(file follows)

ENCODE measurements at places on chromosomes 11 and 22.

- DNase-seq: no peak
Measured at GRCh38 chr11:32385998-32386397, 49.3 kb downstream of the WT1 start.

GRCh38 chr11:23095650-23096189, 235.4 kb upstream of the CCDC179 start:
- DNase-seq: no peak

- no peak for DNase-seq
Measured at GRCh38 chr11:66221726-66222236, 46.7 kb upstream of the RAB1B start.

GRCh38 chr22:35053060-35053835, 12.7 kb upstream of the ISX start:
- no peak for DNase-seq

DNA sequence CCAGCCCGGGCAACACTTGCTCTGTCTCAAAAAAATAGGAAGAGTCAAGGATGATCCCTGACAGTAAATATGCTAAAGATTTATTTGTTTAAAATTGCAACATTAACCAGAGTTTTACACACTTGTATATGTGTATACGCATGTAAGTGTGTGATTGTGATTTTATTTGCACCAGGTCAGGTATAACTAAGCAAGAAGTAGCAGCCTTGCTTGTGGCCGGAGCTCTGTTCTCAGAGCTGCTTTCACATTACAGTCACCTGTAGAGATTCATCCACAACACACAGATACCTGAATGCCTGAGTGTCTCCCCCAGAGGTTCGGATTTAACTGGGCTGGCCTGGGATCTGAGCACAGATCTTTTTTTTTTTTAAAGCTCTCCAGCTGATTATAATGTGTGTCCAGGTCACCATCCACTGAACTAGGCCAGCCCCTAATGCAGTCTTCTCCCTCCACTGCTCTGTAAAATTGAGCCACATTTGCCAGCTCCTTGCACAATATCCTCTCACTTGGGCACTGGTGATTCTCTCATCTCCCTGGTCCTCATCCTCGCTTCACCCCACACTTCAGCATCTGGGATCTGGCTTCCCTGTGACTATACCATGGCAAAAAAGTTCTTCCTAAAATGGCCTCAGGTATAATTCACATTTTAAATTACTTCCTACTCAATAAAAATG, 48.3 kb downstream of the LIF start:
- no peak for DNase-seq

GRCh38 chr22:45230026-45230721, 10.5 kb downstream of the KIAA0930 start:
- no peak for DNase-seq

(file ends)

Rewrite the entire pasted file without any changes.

ENCODE measurements at places on chromosomes 11 and 22.

- DNase-seq: no peak
Measured at GRCh38 chr11:32385998-32386397, 49.3 kb downstream of the WT1 start.

GRCh38 chr11:23095650-23096189, 235.4 kb upstream of the CCDC179 start:
- DNase-seq: no peak

- no peak for DNase-seq
Measured at GRCh38 chr11:66221726-66222236, 46.7 kb upstream of the RAB1B start.

GRCh38 chr22:35053060-35053835, 12.7 kb upstream of the ISX start:
- no peak for DNase-seq

DNA sequence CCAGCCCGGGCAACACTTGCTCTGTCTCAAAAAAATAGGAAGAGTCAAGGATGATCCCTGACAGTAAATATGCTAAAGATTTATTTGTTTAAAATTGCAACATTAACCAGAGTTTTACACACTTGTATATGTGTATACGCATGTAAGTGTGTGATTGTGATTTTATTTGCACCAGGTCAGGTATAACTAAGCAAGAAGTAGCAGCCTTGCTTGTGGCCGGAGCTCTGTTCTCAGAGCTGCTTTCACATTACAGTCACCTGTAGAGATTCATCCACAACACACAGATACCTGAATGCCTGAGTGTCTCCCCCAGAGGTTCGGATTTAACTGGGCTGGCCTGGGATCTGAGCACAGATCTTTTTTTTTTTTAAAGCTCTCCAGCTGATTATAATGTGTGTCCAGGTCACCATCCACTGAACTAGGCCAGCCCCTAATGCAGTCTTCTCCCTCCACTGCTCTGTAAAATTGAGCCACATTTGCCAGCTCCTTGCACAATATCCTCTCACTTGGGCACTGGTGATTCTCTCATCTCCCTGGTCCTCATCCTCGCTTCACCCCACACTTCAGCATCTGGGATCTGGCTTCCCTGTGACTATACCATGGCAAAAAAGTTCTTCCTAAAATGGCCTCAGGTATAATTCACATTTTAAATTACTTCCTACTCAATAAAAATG, 48.3 kb downstream of the LIF start:
- no peak for DNase-seq

GRCh38 chr22:45230026-45230721, 10.5 kb downstream of the KIAA0930 start:
- no peak for DNase-seq